In November, Chinese researchers announced that the Experimental Advanced Superconducting Tokamak (EAST) reactor — an "artificial sun" designed to mimic the nuclear fusion process the real Sun uses to generate energy — had hit a milestone by achieving an electron temperature of 100 million degrees Celsius.
Now, officials are saying they believe they'll wrap up construction on a new artificial sun this year, and they claim this device will be able to hit a milestone in ion temperature — putting us one step closer to harnessing the power of nuclear fusion.
On Sunday Duan Xuru, an official at the China National Nuclear Corporation, announced during the annual session of the Chinese People's Political Consultative Conference that engineers would wrap up construction on the nation's HL-2M Tokamak in 2019.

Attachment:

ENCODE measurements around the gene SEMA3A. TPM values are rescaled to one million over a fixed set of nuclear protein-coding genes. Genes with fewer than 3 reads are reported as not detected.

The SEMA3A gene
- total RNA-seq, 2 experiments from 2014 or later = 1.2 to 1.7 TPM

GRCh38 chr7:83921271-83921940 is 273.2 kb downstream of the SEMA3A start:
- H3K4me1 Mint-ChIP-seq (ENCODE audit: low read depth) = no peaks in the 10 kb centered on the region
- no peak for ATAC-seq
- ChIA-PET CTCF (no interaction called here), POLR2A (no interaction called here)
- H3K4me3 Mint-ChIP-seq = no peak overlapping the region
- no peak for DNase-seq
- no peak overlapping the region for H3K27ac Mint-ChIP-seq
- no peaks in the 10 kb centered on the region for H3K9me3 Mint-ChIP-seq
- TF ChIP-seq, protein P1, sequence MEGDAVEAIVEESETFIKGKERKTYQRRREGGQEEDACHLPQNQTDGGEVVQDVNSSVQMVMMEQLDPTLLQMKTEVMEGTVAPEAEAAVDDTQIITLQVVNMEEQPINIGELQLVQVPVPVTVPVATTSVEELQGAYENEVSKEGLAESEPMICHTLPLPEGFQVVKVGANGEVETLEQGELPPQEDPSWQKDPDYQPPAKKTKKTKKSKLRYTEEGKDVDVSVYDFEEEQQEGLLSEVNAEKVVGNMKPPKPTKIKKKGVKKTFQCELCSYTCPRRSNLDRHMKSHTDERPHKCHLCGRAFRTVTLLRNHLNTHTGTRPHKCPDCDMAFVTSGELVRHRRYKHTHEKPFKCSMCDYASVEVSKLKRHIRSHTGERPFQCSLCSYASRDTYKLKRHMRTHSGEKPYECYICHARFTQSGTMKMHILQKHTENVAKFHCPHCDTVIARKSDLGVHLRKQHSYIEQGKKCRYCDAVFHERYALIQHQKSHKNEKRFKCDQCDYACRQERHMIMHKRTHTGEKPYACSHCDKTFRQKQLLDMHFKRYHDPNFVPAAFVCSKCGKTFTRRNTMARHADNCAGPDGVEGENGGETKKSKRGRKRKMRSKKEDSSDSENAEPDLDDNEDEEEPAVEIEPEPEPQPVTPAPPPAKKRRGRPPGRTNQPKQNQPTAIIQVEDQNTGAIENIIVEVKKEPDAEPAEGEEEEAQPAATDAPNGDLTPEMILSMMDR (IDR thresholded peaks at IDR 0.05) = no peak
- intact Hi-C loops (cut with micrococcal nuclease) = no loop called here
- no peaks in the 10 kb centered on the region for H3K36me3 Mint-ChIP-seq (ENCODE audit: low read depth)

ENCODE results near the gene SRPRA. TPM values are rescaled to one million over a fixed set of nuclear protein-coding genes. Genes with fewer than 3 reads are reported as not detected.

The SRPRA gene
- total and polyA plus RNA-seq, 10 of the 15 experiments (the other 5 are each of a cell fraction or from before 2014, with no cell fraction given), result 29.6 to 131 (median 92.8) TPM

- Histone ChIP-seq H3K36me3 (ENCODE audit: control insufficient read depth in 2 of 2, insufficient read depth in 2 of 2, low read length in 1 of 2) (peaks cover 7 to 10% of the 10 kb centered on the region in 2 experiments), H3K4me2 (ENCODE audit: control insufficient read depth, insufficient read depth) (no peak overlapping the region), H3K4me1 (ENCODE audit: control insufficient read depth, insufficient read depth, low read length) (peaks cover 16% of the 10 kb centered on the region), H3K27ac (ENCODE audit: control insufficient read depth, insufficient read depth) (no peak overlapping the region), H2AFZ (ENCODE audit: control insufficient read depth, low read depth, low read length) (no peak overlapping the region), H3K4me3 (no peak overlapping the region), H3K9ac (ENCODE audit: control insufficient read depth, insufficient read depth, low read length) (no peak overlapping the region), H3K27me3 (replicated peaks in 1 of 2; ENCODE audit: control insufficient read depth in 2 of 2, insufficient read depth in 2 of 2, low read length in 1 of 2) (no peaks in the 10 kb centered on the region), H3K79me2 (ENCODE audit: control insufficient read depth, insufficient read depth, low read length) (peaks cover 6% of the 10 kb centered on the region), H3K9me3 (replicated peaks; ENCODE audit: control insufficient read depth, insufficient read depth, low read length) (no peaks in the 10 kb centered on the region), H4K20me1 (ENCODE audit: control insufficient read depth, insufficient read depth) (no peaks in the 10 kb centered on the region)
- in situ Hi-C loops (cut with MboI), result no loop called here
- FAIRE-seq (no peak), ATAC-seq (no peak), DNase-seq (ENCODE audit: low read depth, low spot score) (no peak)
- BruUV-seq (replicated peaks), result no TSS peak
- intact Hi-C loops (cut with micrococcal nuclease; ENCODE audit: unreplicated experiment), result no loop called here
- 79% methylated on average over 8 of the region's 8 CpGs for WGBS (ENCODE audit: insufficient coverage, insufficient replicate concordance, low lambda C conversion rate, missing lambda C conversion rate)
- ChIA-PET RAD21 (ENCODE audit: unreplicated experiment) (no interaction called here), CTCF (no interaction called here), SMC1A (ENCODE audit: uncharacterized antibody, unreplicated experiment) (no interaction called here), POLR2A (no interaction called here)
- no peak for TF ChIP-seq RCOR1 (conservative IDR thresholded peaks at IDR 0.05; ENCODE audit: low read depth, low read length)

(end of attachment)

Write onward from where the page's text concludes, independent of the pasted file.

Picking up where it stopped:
"The artificial sun's plasma is mainly composed of electrons and ions," Duan told the media, according to the Global Times, "and the country's existing Tokamak devices have achieved an electron temperature of over 100 million degrees C in its core plasma, and an ion temperature of 50 million C, and it is the ion that generates energy in the device."
According to Duan, the HL-2M Tokamak will be able to achieve an ion temperature of 100 million degrees Celsius, about seven times hotter than the real Sun's ion temperature.
This meets meeting what the Global Times calls "one of the three challenges to reach the goal of harnessing the nuclear fusion."
If he's right, the device could serve as a template for future nuclear fusion reactors, bringing the dream of unlimited clean energy one step closer to reality.